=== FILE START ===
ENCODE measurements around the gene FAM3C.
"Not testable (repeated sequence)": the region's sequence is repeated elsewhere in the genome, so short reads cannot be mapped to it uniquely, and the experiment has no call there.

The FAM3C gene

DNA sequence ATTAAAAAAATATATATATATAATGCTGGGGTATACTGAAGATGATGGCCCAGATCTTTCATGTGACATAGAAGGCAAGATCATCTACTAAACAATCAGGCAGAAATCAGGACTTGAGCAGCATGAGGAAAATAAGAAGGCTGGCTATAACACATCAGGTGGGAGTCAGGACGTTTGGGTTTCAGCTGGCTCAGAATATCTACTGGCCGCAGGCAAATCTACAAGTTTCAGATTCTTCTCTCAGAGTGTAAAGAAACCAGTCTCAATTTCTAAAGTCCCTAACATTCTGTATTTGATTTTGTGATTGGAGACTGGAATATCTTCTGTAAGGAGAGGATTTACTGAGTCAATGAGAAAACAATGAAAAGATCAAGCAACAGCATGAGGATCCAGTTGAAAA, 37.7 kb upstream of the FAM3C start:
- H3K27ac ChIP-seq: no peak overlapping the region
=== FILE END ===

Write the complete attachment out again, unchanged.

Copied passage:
ENCODE measurements around the gene FAM3C.
"Not testable (repeated sequence)": the region's sequence is repeated elsewhere in the genome, so short reads cannot be mapped to it uniquely, and the experiment has no call there.

The FAM3C gene

DNA sequence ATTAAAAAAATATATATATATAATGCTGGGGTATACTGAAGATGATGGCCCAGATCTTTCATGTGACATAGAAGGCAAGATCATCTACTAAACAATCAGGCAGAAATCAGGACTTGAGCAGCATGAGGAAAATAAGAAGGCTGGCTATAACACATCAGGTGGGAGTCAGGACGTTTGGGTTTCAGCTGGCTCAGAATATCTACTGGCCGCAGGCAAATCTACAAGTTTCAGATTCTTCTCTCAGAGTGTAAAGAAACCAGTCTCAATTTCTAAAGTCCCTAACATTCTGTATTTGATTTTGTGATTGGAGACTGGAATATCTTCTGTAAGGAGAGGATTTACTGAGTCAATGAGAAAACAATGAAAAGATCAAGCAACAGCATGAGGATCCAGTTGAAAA, 37.7 kb upstream of the FAM3C start:
- H3K27ac ChIP-seq: no peak overlapping the region